Fall is planting season for many plants, including trees. Careful planting of trees to allow for good root flare, as pictured, ensures they get the air they need to grow and thrive.

Fall is the best time of year to plant most trees, shrubs and perennials here in southern Delaware. The weather is cool, and it is generally beautiful out. Fall isn’t quite over yet, either — you still have time.

In late summer and early to mid-fall, plants (trees, shrubs and perennials are all plants) start moving the sugars and nutrients that have accumulated in the leaves down to the roots to develop a strong root system. This root system helps the plant get through the winter. This process makes fall the best time to plant most plants. Also, in fall, the tree can make new roots without having to feed its leaves, since they will fall off soon. Water requirements are much lower without the leaves on the tree.

Additionally, the ground is warm in fall, encouraging those roots to spread. Our summers here are hot enough that it can be a little more stressful on a plant, particularly a slower-growing one, to get established during the summer. Our winters are generally mild, though, making it easy.

A final reason to prefer fall planting is all the great plant sales! Many nurseries and garden centers don’t want to overwinter their plants so will sell them at a discount — a great time to get what you need.

So, when you get home with your new plant, what do you do? How do you plant it?

  • Pick the right spot — make sure the plant’s eventual, full-grown size will fit; it has the right amount of sun or shade and moisture; it’s in the correct soil; it fits its intended purpose. Get your soil tested a few weeks beforehand if you have any concerns;
  • Take the plant out of its container, or if it’s been balled and burlapped, remove the wire cage and all the burlap;
  • For shrubs and trees, shake off as much of the soil it came in as possible. This is not as necessary with perennials;
  • Don’t worry too much about disturbing the roots in this process, they will grow back;
  • Inspect the roots — you want them to spread out radially, like the spokes of a wheel. You do not want them to circle around and around. If they are circling, and you can tease them out with your fingers, do so. If they are too woody, which might be the case for some trees, cut them where they bend, where they start to circle, they will branch out. The root going around in a circle is called a girdling root, and it might kill the tree eventually. For perennials, just make a few slashes along the rootball, and cut off the bottom if it was severely rootbound.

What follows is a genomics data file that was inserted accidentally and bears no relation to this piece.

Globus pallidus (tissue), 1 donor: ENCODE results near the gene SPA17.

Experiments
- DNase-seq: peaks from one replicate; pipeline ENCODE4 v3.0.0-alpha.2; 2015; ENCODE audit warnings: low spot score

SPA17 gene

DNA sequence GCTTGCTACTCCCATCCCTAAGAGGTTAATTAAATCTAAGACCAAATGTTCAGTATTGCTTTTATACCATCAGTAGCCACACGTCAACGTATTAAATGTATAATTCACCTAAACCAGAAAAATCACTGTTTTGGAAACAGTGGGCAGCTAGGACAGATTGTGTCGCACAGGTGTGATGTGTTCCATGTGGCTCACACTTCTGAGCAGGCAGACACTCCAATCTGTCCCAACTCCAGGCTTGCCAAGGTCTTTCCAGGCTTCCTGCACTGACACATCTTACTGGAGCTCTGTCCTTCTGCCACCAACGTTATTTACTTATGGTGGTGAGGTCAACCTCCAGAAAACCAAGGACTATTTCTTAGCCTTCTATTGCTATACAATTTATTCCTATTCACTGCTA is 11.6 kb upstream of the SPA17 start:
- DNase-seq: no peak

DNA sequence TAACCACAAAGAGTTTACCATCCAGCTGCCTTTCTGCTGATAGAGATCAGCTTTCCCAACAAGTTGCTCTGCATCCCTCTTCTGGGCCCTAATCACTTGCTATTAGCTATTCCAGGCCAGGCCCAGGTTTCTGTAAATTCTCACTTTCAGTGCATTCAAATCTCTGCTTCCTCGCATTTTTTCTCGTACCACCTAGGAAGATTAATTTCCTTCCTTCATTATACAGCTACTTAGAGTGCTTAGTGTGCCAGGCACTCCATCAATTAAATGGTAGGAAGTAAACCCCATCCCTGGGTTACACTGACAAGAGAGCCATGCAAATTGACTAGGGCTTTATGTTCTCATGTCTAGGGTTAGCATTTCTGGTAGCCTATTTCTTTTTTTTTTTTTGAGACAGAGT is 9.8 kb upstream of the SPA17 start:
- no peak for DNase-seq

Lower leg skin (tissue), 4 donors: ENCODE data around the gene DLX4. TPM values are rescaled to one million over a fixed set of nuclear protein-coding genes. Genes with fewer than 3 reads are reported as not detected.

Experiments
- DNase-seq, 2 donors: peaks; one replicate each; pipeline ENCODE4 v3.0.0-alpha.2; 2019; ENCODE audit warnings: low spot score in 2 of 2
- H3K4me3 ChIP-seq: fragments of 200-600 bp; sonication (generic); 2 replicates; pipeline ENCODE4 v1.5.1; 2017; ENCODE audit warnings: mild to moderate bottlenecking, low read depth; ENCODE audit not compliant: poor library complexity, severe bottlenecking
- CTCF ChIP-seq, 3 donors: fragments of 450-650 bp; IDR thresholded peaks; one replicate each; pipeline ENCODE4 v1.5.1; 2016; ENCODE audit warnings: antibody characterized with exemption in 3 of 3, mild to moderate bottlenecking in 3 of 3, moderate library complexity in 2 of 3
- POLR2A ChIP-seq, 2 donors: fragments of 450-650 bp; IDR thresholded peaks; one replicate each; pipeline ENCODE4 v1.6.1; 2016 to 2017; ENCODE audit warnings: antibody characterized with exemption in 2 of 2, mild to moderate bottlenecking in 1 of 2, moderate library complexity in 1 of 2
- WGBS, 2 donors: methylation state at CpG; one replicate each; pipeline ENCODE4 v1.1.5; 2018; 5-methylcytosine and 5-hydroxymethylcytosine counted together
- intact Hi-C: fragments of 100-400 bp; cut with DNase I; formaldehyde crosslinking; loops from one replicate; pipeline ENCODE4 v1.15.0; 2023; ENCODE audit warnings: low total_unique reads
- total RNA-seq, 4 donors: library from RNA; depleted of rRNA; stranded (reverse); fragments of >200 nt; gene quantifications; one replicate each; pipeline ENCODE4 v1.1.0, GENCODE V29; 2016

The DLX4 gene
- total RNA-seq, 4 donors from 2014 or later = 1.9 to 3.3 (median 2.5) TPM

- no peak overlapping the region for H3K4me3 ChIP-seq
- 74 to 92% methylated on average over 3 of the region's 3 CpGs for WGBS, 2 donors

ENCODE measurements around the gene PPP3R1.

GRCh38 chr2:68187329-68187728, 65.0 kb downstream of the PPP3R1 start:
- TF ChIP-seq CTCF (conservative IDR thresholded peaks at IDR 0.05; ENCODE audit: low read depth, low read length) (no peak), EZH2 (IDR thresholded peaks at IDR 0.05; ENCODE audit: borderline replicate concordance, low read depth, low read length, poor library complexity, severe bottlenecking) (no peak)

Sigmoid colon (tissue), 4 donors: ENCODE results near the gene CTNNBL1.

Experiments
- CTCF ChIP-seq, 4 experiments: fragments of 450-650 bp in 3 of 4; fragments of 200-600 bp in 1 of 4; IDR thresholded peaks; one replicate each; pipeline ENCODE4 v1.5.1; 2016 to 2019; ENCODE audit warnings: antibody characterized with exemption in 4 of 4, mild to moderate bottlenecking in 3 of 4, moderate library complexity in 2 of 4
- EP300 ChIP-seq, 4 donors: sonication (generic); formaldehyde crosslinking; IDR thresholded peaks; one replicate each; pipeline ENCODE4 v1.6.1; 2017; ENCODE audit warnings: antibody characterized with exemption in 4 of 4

• Look for the root flare, particularly in trees — this is where the roots of the tree start to flare out from the trunk to become the root system. Many trees will be too deep in their nursery pots, you might need to scrape away up to several inches of soil from around the trunk, but make sure you do this. Recent research has uncovered the fact that most trees’ roots are relatively shallow, and air exchange happens in this shallow area. Burying those roots makes it very difficult for the tree to get the air it needs and will contribute to its failure.
  • For trees and shrubs, when you have inspected the roots, and gotten them ready to grow outwards, then you can dig the hole. It’s better to wait to dig, since you won’t know how big to make the hole beforehand. Dig the hole large enough to accommodate the root system or root ball. When possible, dig a hole 2 to 3 times the width of the root system, and the same depth as the root ball, to the root flare. The sides of the hole should slope toward the bottom of the root ball.
  • Place the plant on a slight mound in the hole. Spread the roots out. Back fill the hole with native soil, not amended soil. If you amend the soil you put back, you’ve just created a larger pot for the plant to grow in; you want to encourage the plant to grow well in the native soil, which amending the soil won’t do. If you have picked the right plant for the spot, it will adjust and grow in the native soil just fine. Create a small berm around the edge of the roots to keep water in when you water.
  • Mulch it with a good layer of compost (more if you’re planting in a new development with no topsoil), then mulch on top.
  • Water it in well, and remember to keep the plant moist for the next 6 months to a year.
  • Enjoy your beautiful, healthy new plants!